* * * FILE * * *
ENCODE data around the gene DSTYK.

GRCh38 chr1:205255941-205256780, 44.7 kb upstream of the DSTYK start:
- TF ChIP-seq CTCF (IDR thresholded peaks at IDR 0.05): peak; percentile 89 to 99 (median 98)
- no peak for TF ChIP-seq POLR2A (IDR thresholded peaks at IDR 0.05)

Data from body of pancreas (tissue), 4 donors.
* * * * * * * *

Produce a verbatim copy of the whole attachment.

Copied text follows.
ENCODE data around the gene DSTYK.

GRCh38 chr1:205255941-205256780, 44.7 kb upstream of the DSTYK start:
- TF ChIP-seq CTCF (IDR thresholded peaks at IDR 0.05): peak; percentile 89 to 99 (median 98)
- no peak for TF ChIP-seq POLR2A (IDR thresholded peaks at IDR 0.05)

Data from body of pancreas (tissue), 4 donors.